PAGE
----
Collier was in time rumbled for his Dulwich and other forgeries, a challenge first made in 1848. Howard Staunton (1810-74) was the greatest chess player in the world of his day (and in 1868 a Dulwich Village resident who gave the Estates Governors great vexation), but was also a notable Shakespeare scholar who exposed many of Collier’s forgeries in his famous edition of the plays in 1860. The same year Nicholas Hamilton published a detailed and convincing Inquiry into Collier’s impostures. Collier, at 71, continued working and publication; he replied to these exposures in print, with obvious lies: he was a feeble old man; his friends who could have vouched for what he saw were dead; it was Malone who made the Dulwich interpolations; manuscripts crumble away. In a diary entry, however, the year before his death at 94, he wrote of his ‘many base’ actions, that ‘my repentance is bitter and sincere’.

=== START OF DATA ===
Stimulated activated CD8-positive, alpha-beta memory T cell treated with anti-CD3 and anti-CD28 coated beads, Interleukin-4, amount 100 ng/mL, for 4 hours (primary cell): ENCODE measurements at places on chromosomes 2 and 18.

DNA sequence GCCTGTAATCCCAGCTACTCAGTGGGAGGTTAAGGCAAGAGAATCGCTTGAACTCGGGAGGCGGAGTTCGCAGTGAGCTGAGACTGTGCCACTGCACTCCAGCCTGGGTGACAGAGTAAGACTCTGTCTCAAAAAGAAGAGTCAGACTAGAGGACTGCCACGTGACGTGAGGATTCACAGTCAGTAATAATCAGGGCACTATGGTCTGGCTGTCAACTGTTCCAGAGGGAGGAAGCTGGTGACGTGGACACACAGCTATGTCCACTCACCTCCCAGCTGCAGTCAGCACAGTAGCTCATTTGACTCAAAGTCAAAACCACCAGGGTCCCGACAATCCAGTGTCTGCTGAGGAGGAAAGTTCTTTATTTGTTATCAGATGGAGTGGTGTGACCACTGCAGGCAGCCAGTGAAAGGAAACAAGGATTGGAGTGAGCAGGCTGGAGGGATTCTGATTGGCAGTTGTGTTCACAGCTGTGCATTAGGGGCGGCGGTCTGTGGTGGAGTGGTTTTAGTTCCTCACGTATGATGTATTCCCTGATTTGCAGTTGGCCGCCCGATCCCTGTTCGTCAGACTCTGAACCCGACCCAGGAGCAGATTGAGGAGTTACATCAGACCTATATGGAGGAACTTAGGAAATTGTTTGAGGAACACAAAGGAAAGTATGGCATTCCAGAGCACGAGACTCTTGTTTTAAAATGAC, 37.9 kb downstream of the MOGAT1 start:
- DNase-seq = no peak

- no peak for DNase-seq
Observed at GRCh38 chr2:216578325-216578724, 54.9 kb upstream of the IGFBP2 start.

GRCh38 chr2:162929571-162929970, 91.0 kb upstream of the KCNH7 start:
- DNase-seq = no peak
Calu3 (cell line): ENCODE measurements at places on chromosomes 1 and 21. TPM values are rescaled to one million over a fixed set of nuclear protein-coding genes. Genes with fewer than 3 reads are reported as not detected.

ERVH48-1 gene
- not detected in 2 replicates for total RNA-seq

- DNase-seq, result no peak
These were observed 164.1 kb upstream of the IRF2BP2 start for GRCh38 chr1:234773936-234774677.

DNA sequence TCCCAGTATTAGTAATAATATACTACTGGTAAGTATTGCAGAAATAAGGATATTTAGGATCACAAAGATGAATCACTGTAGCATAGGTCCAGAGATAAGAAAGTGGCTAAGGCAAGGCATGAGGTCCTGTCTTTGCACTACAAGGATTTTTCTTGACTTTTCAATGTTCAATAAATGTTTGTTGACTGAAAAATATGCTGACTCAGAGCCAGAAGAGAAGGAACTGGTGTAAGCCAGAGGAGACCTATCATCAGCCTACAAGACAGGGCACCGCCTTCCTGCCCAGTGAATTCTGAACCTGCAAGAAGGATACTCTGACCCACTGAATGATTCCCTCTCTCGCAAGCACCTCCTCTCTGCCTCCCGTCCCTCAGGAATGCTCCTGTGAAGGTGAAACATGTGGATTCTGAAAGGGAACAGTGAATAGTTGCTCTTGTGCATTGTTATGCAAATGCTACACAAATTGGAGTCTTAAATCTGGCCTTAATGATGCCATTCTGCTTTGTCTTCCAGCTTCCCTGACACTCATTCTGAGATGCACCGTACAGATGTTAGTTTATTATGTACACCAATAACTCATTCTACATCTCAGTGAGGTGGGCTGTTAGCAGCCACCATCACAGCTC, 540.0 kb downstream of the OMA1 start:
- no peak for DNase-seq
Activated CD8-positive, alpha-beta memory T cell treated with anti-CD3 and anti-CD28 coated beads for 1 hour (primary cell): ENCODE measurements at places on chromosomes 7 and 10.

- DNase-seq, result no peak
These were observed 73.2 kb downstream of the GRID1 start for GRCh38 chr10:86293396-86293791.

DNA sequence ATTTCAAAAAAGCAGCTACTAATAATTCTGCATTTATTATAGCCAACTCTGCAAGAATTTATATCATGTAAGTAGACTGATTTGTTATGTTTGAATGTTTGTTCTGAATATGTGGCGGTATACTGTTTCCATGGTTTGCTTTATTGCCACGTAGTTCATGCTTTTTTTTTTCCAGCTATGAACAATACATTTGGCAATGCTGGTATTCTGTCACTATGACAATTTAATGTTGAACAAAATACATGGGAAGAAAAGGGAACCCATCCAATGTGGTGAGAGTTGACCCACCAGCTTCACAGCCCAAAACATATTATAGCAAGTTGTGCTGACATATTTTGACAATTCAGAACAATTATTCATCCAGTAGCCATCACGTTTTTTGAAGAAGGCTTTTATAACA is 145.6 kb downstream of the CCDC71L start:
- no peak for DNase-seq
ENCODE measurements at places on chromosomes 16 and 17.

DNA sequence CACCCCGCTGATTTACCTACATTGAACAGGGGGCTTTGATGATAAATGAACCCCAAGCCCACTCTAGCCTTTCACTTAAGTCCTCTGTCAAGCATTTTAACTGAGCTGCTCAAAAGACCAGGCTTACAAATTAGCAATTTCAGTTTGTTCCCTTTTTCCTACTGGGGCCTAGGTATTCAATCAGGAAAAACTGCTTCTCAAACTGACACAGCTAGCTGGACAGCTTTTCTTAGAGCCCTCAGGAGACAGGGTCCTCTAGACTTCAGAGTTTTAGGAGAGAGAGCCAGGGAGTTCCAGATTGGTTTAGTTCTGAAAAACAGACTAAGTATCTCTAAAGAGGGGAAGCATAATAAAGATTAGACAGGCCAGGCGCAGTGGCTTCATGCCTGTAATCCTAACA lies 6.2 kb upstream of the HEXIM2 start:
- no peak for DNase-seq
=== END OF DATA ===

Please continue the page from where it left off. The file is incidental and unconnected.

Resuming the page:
In 1856 Charles Dickens chaired a meeting petitioning the Charity Commissioners to assign some of the new ‘astounding wealth’ of the College Estate to support indigent actors. Brian Green has pointed out to me that in his speech, reported in the Illustrated London News for March 22, he referred to what he had learned about Alleyn from ‘the industry of my friend, Mr. Payne Collier’: Collier had helped the young Dickens to get work as a parliamentary reporter on the Morning Chronicle. Dickens actually quoted from Alleyn some sentences ventriloquised by Collier: these were an interpolation to a genuine draft letter of Alleyn’s [MS III, 93] printed in the Memoirs and often quoted since then in books and articles about Alleyn, but a significant forgery, incidentally, not noted among the thousands by the Freemans. Dickens quoted (Collier’s) Alleyn saying he was not ashamed of his past, retorting to an imagined taunt by Calton about his being an actor before he was a landed gentleman: